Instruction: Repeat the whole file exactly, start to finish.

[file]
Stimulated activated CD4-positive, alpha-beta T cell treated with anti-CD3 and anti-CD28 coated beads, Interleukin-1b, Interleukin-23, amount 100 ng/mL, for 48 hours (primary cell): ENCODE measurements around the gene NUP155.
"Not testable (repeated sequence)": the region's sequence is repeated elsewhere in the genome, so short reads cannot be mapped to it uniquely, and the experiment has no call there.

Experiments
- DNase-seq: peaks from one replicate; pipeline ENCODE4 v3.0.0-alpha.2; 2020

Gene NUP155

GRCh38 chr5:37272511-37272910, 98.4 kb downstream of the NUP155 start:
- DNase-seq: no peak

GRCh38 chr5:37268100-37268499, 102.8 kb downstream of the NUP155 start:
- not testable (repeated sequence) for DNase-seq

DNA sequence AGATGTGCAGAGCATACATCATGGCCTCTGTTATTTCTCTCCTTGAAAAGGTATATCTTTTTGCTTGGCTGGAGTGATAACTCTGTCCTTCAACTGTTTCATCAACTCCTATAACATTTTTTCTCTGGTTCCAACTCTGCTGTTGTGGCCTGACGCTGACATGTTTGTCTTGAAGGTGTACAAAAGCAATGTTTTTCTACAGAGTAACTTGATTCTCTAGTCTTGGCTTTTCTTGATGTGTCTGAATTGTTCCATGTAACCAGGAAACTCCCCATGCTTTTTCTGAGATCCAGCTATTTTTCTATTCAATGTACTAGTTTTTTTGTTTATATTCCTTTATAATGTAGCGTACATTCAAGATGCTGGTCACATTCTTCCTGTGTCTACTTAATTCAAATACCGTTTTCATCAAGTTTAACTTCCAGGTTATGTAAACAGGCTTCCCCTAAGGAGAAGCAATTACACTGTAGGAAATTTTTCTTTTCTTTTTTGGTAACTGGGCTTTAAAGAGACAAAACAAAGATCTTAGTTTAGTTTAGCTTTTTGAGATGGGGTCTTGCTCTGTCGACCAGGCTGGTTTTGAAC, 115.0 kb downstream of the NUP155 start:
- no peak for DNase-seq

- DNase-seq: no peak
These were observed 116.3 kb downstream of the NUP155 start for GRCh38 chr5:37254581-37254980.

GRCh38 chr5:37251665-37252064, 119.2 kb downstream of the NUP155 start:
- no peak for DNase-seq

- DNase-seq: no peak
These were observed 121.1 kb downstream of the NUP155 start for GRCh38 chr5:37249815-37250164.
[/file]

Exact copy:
Stimulated activated CD4-positive, alpha-beta T cell treated with anti-CD3 and anti-CD28 coated beads, Interleukin-1b, Interleukin-23, amount 100 ng/mL, for 48 hours (primary cell): ENCODE measurements around the gene NUP155.
"Not testable (repeated sequence)": the region's sequence is repeated elsewhere in the genome, so short reads cannot be mapped to it uniquely, and the experiment has no call there.

Experiments
- DNase-seq: peaks from one replicate; pipeline ENCODE4 v3.0.0-alpha.2; 2020

Gene NUP155

GRCh38 chr5:37272511-37272910, 98.4 kb downstream of the NUP155 start:
- DNase-seq: no peak

GRCh38 chr5:37268100-37268499, 102.8 kb downstream of the NUP155 start:
- not testable (repeated sequence) for DNase-seq

DNA sequence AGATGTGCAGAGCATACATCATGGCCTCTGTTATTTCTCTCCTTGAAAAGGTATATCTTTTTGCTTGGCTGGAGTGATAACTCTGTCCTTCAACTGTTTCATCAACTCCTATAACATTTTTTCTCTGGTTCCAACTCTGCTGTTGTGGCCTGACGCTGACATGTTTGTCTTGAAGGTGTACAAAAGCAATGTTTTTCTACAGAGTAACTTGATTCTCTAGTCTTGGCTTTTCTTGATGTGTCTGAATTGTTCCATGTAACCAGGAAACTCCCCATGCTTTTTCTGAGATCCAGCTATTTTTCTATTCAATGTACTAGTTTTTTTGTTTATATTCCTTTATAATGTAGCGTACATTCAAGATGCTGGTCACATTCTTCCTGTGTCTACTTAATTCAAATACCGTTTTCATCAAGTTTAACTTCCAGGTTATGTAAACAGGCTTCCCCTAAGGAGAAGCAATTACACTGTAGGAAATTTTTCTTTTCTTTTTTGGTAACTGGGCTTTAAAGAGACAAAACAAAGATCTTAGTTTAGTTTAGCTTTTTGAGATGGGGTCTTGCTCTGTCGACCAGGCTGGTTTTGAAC, 115.0 kb downstream of the NUP155 start:
- no peak for DNase-seq

- DNase-seq: no peak
These were observed 116.3 kb downstream of the NUP155 start for GRCh38 chr5:37254581-37254980.

GRCh38 chr5:37251665-37252064, 119.2 kb downstream of the NUP155 start:
- no peak for DNase-seq

- DNase-seq: no peak
These were observed 121.1 kb downstream of the NUP155 start for GRCh38 chr5:37249815-37250164.